What is the plan? Laypeople should be empowered to report consecrated religious and ordained individuals who promote harmful ideologies contrary to Catholic teachings, such as White nationalism, racism, discrimination, and opposition to the teachings of Pope Francis. Transparency and accountability are key to rebuilding and renewing trust between the Church and the laity.

Timeline: Immediate and ongoing

10. Lack of investment in education

Audience: USCCB, dioceses, religious orders/communities

What is the problem? There are educational deserts where Catholic schools were shut down. This causes a major problem for some students. Catholic schools are also not affordable to those who need them the most.

Why is this important? The lack of investment in education in Black communities ultimately leads to the closing of Black Catholic schools, which leads to the closing of Black Catholic parishes and decreased evangelization.

What is the plan? Financial investments in Black neighborhoods with Catholic schools, increasing scholarships to attend Catholic schools, and investments in trade skills.

Timeline: Immediate and ongoing 

Top 10 issues within the Black Catholic community

1. Gerontocracy

Audience: Black Catholic parishes and national organizations

Why is it important? Representation is important. Everyone wants to feel like their needs are met. There is a need to encourage real synodality. The next generation needs to be entrusted with leadership.

What is the plan? Term limits on ministry leadership and have co-leads to promote mentorship. Advise national organizations to hire younger individuals with a focus on collaboration and partnerships. 

Timeline: 1-5 years

2. LGBTQ+ issues

Audience: Black Catholic parishes and national organizations

Why is it important? Lack of representation and acceptance puts lives and souls at risk. People feel unwelcomed. 

What is the plan? Listening to Pope Francis; incorporating LGBTQ+ ministries at Black parishes; educating parishioners about the community; ongoing dialogue with Black, queer Catholics.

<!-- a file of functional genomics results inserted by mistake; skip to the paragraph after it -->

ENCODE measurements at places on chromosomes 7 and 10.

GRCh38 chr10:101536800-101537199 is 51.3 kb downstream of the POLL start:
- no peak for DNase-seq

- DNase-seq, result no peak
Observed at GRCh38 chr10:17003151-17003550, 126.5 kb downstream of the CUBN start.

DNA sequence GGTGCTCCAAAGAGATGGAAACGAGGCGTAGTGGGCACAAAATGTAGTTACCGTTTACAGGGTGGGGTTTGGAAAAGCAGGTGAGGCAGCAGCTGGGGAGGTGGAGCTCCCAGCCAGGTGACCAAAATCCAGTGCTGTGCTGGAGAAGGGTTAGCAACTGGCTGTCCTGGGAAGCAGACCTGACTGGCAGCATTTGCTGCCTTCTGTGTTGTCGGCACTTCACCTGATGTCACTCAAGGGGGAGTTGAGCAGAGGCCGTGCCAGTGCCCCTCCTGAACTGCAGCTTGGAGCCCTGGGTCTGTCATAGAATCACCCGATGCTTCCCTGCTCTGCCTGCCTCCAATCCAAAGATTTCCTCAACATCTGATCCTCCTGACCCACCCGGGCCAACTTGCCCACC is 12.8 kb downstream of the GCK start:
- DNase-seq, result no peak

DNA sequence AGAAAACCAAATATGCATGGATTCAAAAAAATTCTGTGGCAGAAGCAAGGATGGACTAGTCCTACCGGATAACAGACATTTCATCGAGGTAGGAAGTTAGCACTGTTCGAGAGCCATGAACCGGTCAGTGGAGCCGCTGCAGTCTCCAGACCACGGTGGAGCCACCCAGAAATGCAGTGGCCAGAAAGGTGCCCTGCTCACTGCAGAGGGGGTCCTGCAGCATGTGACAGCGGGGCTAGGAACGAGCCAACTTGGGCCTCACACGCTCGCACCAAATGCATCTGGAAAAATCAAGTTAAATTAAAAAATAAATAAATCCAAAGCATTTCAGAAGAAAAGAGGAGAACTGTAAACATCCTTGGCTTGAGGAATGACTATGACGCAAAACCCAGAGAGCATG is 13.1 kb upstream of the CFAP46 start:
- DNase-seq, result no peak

Timeline: 1-5 years

3. Cliques/Bullying/Ostracizing

Audience: Black Catholic parishes and national organizations

What is the problem? Bullying, gossiping, and division in the Church. The people that challenge the status quo get shunned, blackballed, or attacked.

Why is it important? Church bullying casts more people out than Church teachings.

What is the plan? Anti-harassment and bullying training along with community relations training at the parish level. Encourage accountability amongst leadership.

Timeline: Ongoing 

4. Not enough Black American priests

Audience: Black Catholic parishes/institutions and vocation departments

Why is it important? Black American priests understand the history, expressions, and culture of the Black community. Seeing representation on the altar helps with representation in leadership and community.

What is the plan? Invite religious orders to different parishes to give advice regarding vocations. Pressure vocation directors, priests, and laity to encourage vocations from the Black Catholic community. Give those who enter vocations the opportunity to work in that community. Give funding to those entering vocations. Provide education on religious life and priesthood, and safe spaces in seminaries and religious institutions. Outreach from National Black Catholic Clergy Caucus. Bias training in seminaries.

Timeline: Ongoing

5. Need for mentoring and leadership priorities 

Audience: Parishes and Black Catholic organizations.

Why is it important: To encourage the passing of the torch, to fix gerontocracy issues, and to allow a fresh breath of the Holy Spirit to enter.

What is the plan? Retreats, lock-ins, and mentorship programs that are not about controlling but rather fixing the problems. Advise national organizations to hire younger individuals with a focus on collaborations and partnerships. Have national organizations create young adult advisory boards.

Timeline: Ongoing

6. Mental Health Stigma 

*There is already a national initiative approved by the U.S. bishops. We need to call on national orgs to get this information out to Black Catholics.

Audience: Parishes and national organizations

Why is this important: To save lives and to avoid burnout, especially among clergy, religious, and laity. To provide a space for pastoral care. To promote wholeness in the Church.